In what eventually boiled down to a two-horse race for the chair of newly merged ITV plc, patrician banking beat plebeian grocery by a short nose!
Sir Peter Burt (59), retired chief executive of the UK's number five bank HBOS, was appointed in preference to his rival John Gardiner, the about-to-retire chairman of Britain's largest supermarket chain, Tesco. He will receive £200,000 annually for the part-time post.
Burt's naming as non-executive chairman has put paid to the ongoing speculation over the future of ITV chief executive Charles Allen -- for the time being at least. "I would not have accepted the job if my first task had been to get rid of the chief executive," said Burt. "That would have been absolutely daft."
But in the manner of bank managers the world over, he also spelled out his expectations: Allen should now address himself to the main tasks of integrating the business and reducing costs.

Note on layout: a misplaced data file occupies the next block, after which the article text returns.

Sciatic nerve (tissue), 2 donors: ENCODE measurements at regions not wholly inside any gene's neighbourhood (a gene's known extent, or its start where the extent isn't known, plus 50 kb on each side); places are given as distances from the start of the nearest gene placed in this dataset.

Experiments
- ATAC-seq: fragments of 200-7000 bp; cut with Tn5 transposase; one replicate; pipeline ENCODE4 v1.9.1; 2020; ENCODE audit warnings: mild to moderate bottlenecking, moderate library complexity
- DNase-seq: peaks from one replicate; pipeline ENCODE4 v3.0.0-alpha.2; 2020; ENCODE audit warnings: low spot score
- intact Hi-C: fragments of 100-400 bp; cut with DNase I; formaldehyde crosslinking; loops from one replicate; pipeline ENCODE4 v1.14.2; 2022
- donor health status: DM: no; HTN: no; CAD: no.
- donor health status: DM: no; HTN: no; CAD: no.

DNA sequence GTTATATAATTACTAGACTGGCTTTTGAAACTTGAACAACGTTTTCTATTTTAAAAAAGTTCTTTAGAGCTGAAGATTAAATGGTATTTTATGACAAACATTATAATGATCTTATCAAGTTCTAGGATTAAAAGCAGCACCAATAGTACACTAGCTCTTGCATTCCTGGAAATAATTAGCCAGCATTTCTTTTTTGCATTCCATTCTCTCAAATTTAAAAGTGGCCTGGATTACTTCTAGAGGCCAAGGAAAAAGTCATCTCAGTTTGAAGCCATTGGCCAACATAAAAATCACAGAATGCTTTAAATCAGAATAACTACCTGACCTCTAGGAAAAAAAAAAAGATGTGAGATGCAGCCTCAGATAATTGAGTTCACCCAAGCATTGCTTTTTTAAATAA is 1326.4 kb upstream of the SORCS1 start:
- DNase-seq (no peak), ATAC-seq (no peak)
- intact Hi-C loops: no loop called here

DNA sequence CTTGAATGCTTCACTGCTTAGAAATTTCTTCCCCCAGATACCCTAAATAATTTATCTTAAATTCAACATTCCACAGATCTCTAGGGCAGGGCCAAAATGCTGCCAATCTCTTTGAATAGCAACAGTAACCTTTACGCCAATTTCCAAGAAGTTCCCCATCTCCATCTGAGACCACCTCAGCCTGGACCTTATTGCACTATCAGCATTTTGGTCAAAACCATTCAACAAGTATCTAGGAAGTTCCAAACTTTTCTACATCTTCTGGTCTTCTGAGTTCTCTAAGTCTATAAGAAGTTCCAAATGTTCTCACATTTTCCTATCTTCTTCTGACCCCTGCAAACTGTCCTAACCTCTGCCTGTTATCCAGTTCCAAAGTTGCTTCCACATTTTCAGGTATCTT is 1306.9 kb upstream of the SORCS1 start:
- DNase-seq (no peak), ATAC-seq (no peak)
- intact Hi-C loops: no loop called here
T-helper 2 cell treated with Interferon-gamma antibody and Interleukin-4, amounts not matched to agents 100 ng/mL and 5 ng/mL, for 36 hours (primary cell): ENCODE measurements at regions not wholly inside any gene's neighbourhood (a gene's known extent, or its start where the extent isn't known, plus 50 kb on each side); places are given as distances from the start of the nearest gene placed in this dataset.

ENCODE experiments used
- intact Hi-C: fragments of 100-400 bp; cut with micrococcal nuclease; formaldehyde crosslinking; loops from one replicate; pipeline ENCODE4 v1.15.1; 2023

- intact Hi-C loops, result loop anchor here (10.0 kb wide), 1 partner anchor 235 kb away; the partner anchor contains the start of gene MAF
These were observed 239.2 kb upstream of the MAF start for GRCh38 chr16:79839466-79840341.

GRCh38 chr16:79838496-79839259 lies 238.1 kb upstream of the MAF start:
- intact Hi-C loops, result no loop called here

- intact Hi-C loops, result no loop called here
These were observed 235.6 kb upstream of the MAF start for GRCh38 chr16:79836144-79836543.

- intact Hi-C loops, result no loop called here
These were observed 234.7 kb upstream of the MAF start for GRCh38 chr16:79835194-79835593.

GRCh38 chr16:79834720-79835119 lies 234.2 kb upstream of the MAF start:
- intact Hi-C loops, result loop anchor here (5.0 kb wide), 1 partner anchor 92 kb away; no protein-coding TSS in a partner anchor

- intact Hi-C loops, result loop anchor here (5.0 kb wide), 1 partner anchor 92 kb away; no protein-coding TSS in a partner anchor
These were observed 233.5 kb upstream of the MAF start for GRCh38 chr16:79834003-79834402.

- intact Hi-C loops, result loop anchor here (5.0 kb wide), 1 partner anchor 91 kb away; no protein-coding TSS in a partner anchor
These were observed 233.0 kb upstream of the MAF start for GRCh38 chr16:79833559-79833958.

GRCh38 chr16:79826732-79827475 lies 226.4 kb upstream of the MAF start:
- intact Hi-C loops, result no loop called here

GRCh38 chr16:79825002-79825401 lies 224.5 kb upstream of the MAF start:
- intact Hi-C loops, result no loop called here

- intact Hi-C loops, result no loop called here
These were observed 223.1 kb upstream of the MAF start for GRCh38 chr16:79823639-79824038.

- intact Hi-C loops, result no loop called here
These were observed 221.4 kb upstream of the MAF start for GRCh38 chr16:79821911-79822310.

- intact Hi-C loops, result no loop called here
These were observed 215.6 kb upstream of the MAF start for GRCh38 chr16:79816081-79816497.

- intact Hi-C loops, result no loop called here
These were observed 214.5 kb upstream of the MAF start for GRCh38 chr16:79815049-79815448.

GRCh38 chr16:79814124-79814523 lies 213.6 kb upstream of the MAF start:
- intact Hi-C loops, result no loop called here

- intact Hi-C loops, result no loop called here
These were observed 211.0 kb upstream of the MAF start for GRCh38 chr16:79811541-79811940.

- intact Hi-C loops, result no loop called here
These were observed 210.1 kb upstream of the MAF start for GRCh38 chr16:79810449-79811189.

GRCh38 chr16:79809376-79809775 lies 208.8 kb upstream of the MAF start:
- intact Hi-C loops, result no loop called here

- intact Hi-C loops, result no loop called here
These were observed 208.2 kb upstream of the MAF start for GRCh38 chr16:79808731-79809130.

The noble knight knows nothing of television (save as a self-confessed admirer of ITV’s Rugby World Cup coverage), having spent his entire career working for HBOS and its forerunner, the Bank of Scotland. But, of course, his job has little to do with TV; it is concerned primarily with gladhanding Wall Street and the City of London.
Some insiders (understandably anonymous) see his appointment as grim harbinger of things to come. One TV executive declared it "quite extraordinary" that ITV is now to be run by "a banker and an accountant [Allen]."
Burt, however, was unfazed: "I am there to see that the business is run properly and not there to run it myself. I don’t believe in keeping a dog and barking myself."
Meantime, although the dust of succession has now settled, the scene is unchanged. ITV plc remains a prime target for transatlantic takeover.
Data sourced from: Times Online (UK); additional content by WARC staff